Santa Monica Airport Will Stay Open

An FAA decision amounts to a stay of execution for the small airfield.

From an observation deck at a Sanat Monica Airport restaurant, pilots and other aviation fans can watch the airplanes gather nearby. (David Peters)
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The Federal Aviation Administration (FAA) has just ruled that Santa Monica Airport—which was threatened with closure by the city government, in a case being watched closely by other small airports around the country—must remain open.

Long ago the City of Santa Monica agreed to accept FAA funds for airport improvements, with the stipulation that Santa Monica Airport had to remain open until 2015. After that, the city would be free to do as it pleased with the airport’s land. But the airport received another $240,600 from the feds in 2003, which the FAA says reset the earliest closing date to 2023. 

Fans and users of the airport greeted the new FAA decision as a victory. Residents living nearby, some of whom have long pressed for the airport to shut down, saw it as a loss. The city government must now decide whether it’s worth appealing the FAA’s decision in court, or whether to let it lie.

Both sides have passionate views, and people around the country are watching closely as they consider the fate of their own local airports.

Fields surrounded Santa Monica Airport when Douglas Aircraft started its first factory there in 1921, building DC-3s and A-26s. But urban sprawl quickly enveloped the airport. It now sticks out dramatically on satellite images, with the runway and tarmac surrounded by thousands of houses. And some of those residents became increasingly frustrated with the airport’s noise and concerned about safety.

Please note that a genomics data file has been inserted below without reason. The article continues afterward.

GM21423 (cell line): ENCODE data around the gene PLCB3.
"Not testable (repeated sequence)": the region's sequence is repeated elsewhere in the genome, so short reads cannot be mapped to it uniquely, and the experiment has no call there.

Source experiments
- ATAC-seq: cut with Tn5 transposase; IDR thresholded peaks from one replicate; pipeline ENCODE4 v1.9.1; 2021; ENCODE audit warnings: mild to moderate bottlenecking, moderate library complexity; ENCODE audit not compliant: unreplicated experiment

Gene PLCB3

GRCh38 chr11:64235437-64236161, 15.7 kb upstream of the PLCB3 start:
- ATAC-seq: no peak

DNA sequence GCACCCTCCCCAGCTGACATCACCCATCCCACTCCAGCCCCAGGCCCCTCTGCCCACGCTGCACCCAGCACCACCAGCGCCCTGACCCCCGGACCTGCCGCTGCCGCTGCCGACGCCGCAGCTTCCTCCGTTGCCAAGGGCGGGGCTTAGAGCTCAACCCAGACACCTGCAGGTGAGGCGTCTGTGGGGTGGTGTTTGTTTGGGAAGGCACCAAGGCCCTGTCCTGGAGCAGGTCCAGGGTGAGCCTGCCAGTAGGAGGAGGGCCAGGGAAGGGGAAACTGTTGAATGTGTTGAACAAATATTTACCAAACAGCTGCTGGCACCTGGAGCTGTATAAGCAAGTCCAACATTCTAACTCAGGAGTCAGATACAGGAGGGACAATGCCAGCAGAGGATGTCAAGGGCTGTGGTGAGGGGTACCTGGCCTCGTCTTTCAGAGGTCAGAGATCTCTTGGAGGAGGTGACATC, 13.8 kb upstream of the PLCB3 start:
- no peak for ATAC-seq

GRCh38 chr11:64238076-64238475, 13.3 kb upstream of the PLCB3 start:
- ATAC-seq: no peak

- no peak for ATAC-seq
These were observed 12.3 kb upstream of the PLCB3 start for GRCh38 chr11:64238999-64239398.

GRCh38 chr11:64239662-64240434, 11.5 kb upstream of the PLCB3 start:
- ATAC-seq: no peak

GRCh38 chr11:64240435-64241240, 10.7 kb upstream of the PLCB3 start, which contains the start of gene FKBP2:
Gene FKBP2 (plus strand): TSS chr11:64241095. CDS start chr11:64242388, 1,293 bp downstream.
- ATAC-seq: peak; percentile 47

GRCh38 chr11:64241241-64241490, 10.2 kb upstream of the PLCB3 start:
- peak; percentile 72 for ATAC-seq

Santa Monica is one of the few small airfields left in southern California, which gives it an importance beyond its size. Many of the region’s runways were closed as the population soared, while others turned into large commercial airports, unfriendly to smaller airplanes. There are only a handful of business and general aviation fields in greater Los Angeles, and given the area’s high population, relative wealth, and high celebrity count, there is lots of demand for business and general aviation. Thanks to the FAA decision, they still have a place to land in Santa Monica.

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